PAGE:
Roberts No 771
by Pompie Burger
If you want to see oxpeckers, you must look for animals, or vice versa. Their Latin generic name, Buphagus, literally means ox-eating, and although this looks pretty much like what they’re doing, it’s not the case; they only do their feeding on animals.
Not only do the two different oxpeckers look different; they also have definite preferences when it comes to their restaurants. The Yellow-billed’s favourite ‘oxen’ are the bigger animals, such as hippos, buffaloes and giraffes, while the Red-billed Oxpecker goes for smaller ones, such as impalas and warthogs. They don’t parasitise on carnivores and elephants. Apparently elephants have relatively few parasites on them. They are very sensitive to birds perching on their bodies, and will invariably chase them away.
The oxpeckers are classified with starlings, but they should, in fact, be in their own class, because they are extremely well adapted for their specific lifestyle of feeding on mammals. They have long, stiff tails to help with stabilising and support when sitting down. Their claws are strong and sharp, with curved tips to cling to skin and fur, while their legs are short for clinging close to their subjects. Lastly, their bills are specialised with flattened and pointed tips for scissoring through the fur.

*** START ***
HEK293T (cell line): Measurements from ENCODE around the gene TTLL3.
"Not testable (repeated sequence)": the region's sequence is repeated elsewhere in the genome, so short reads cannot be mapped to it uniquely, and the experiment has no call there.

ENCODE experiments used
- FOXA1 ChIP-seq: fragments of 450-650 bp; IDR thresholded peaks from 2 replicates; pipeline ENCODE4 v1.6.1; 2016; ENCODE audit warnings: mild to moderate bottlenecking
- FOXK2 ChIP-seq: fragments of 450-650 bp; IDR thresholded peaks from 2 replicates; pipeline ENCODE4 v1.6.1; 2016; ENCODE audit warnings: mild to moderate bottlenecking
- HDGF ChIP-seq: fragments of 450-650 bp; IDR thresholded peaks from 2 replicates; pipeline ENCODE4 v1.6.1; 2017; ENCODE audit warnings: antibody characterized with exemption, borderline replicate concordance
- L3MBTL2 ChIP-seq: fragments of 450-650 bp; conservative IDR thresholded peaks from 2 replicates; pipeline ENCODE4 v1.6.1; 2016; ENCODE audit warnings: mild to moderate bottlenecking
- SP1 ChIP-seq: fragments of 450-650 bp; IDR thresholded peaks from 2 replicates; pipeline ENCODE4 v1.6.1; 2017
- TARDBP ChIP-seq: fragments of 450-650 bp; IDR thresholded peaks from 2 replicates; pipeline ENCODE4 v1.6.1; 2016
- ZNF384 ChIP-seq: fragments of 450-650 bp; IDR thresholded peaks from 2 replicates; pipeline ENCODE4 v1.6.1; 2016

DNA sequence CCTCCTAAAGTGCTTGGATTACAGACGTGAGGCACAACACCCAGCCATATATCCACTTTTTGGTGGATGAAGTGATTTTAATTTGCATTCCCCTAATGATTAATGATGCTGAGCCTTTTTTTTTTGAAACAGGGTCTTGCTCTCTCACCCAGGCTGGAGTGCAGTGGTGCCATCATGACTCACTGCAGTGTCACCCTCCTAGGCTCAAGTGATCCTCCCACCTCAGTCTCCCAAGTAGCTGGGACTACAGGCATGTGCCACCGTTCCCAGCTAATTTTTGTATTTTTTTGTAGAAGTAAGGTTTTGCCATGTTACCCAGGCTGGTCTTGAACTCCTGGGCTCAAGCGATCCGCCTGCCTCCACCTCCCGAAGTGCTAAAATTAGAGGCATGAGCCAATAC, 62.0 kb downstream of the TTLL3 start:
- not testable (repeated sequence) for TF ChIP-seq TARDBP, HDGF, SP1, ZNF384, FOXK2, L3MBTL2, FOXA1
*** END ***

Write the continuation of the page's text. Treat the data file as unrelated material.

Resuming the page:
There is obviously a symbiotic relationship between oxpeckers and their hosts, so much so that it has been estimated that animals tolerating oxpeckers can reduce their grooming activities by up to 30%. Their presence also alerts the animal to the presence of predators and dangerous photographers. It is uncertain to what extent their presence helps with wound healing. On the one hand they do clean wounds, but their constant presence might also inhibit natural healing.
The status of these birds is vulnerable. Until a few years ago they were on the brink of extinction because of the use of arsenic dip in cattle-dip pesticides. Fortunately they have been successfully reintroduced in some protected areas. The Yellow-billed Oxpecker occurs in the Caprivi and along the Kunene River.
About the author:
Based in Windhoek, Pompie Burger is an orthopaedic surgeon whose part-time passion is photography, in particular wildlife, and specifically birds. This regularly takes him to the most remote corners of the country, resulting in riveting images and articles.
Pompie is the author and photographer of the coffee table book Birds of Namibia, which was published in 2008. The book contains articles and photographs which attest to the insight and knowledge of an accomplished observer.
Read more of his articles in our Birding Section.
This article appeared in the Dec ‘11/ Jan ‘12 edition of Travel News Namibia.
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